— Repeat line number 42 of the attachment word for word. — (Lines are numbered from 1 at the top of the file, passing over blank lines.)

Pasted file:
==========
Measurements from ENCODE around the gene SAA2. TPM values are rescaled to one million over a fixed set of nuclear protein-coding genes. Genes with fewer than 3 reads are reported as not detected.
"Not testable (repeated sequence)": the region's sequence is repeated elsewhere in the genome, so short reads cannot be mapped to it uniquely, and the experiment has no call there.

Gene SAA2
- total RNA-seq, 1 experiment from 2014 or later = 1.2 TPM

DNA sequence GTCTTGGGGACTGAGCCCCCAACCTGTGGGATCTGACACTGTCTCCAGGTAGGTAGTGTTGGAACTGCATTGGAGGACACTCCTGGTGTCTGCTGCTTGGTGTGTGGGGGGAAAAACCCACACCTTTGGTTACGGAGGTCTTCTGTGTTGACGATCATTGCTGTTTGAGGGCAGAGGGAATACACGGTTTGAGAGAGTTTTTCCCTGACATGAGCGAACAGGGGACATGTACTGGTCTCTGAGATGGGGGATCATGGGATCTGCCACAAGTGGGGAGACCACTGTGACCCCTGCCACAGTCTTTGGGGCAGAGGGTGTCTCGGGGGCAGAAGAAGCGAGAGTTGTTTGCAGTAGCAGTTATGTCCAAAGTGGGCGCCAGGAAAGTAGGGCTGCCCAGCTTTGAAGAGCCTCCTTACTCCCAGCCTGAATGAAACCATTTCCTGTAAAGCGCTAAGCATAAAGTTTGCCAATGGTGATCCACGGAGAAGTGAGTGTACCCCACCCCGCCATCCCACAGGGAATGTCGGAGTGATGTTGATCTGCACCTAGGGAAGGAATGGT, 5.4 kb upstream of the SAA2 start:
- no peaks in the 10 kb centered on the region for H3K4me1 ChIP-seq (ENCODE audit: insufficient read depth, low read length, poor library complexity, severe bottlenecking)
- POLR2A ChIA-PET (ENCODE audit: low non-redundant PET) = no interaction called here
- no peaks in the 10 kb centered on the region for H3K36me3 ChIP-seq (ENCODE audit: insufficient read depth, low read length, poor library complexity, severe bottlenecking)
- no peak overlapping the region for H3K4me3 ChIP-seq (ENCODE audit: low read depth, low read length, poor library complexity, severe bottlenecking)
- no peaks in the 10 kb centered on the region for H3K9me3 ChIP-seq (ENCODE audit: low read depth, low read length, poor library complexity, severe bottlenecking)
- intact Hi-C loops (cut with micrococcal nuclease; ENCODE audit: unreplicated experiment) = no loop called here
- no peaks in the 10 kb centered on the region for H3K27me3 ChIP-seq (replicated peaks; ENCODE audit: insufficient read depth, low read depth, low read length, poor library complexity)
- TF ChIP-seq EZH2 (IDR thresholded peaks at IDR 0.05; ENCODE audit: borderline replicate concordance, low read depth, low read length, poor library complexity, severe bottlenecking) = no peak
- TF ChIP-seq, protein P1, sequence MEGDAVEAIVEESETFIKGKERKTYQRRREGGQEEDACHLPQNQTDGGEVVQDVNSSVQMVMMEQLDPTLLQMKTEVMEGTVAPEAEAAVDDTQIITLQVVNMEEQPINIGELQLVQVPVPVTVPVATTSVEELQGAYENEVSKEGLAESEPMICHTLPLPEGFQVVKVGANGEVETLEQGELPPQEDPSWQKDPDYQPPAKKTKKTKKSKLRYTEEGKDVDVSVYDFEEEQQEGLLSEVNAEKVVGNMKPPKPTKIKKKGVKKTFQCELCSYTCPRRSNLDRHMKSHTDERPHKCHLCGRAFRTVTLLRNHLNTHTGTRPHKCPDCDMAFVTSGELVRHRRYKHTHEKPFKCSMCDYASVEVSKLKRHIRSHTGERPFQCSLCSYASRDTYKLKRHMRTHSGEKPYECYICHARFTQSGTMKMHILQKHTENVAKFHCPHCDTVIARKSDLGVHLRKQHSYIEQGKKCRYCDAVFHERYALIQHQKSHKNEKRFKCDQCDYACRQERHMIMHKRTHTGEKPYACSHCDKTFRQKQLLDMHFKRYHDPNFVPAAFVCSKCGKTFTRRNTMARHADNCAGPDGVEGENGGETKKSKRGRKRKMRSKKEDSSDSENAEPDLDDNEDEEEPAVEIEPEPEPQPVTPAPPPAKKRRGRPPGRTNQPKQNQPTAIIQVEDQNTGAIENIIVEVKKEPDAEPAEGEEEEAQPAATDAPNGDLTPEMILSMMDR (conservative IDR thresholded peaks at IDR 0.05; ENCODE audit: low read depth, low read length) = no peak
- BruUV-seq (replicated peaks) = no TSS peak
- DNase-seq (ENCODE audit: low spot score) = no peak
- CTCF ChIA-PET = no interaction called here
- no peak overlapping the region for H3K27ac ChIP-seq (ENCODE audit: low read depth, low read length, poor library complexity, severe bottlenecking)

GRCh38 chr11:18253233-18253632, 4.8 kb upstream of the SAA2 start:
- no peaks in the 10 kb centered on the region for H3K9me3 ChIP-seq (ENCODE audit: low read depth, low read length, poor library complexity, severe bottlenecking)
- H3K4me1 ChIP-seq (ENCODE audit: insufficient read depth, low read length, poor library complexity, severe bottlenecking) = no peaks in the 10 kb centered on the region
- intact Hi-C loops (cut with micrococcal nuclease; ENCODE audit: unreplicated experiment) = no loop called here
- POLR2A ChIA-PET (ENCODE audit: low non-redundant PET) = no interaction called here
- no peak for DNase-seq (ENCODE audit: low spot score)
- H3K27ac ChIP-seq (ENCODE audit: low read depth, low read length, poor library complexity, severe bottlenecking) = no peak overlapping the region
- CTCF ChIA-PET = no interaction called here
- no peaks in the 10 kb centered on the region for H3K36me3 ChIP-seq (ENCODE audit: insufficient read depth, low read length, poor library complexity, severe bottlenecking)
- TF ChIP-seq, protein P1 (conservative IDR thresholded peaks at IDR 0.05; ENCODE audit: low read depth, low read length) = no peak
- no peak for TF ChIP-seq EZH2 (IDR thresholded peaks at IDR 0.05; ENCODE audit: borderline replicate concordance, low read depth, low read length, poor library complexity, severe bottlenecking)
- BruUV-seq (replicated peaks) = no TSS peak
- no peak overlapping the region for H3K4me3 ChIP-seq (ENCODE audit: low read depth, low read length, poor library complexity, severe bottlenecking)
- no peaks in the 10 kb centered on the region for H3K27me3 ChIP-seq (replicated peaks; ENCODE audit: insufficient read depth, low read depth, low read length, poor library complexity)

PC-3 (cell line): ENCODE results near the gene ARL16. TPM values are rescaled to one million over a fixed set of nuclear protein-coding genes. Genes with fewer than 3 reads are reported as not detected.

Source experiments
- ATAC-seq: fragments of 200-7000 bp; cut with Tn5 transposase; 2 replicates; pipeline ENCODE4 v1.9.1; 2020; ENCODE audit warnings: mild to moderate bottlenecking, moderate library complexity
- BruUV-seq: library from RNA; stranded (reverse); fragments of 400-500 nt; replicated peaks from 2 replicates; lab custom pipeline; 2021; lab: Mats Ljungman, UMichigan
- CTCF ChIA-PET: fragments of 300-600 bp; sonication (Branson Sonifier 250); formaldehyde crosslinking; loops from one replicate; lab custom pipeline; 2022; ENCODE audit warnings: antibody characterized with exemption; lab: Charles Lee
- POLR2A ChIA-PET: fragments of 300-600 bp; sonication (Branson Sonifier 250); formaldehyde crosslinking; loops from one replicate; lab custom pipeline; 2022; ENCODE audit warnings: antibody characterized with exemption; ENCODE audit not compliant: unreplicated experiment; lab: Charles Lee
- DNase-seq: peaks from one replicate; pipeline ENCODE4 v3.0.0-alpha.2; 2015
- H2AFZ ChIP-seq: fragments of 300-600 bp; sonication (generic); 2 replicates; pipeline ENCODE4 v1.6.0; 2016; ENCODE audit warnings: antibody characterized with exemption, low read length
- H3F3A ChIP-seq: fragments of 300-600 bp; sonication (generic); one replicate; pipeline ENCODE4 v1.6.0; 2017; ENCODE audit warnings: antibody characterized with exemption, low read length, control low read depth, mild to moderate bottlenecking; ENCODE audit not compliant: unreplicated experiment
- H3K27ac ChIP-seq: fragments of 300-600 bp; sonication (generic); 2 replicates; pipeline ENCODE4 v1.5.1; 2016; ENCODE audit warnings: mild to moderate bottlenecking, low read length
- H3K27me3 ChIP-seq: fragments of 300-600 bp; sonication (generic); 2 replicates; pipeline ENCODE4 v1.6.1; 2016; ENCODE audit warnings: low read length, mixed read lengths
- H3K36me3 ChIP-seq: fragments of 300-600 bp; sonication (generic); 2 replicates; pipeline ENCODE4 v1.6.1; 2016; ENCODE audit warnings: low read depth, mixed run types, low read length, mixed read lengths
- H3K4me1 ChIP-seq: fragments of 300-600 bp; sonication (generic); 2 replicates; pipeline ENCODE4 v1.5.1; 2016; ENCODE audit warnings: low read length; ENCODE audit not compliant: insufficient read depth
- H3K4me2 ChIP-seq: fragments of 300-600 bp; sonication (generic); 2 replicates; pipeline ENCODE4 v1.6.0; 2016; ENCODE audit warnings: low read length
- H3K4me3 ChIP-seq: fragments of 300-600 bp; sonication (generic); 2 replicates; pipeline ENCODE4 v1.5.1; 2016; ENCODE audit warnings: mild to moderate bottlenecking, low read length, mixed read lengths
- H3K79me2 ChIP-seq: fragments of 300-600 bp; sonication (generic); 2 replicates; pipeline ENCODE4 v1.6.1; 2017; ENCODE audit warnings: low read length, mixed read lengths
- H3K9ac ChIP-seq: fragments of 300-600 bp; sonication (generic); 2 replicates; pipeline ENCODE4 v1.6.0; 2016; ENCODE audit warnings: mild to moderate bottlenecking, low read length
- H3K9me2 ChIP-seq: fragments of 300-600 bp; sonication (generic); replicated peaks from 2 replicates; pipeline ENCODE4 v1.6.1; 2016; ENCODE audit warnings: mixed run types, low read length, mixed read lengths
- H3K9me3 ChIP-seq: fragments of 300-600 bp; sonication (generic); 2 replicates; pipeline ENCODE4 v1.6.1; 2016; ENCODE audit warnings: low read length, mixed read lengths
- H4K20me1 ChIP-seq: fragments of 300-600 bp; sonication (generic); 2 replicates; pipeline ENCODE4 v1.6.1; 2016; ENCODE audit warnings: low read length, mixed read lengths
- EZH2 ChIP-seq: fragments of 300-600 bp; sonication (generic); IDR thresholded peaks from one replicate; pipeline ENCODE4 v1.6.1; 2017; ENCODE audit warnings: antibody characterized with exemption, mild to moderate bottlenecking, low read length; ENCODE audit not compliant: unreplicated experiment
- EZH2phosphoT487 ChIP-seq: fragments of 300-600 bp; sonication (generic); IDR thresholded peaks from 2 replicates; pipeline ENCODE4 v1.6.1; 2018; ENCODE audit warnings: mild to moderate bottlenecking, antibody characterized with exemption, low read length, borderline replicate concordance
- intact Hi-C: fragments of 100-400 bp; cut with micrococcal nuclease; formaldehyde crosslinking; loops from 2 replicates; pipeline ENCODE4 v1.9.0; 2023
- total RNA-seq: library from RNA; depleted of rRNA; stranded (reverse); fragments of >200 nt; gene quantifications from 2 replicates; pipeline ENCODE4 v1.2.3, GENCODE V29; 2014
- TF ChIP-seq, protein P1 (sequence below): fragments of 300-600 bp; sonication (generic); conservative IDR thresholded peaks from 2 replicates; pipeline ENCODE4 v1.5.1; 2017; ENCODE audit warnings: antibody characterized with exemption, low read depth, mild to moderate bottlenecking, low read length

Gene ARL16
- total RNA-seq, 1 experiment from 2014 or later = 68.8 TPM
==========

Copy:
- H3K27ac ChIP-seq: fragments of 300-600 bp; sonication (generic); 2 replicates; pipeline ENCODE4 v1.5.1; 2016; ENCODE audit warnings: mild to moderate bottlenecking, low read length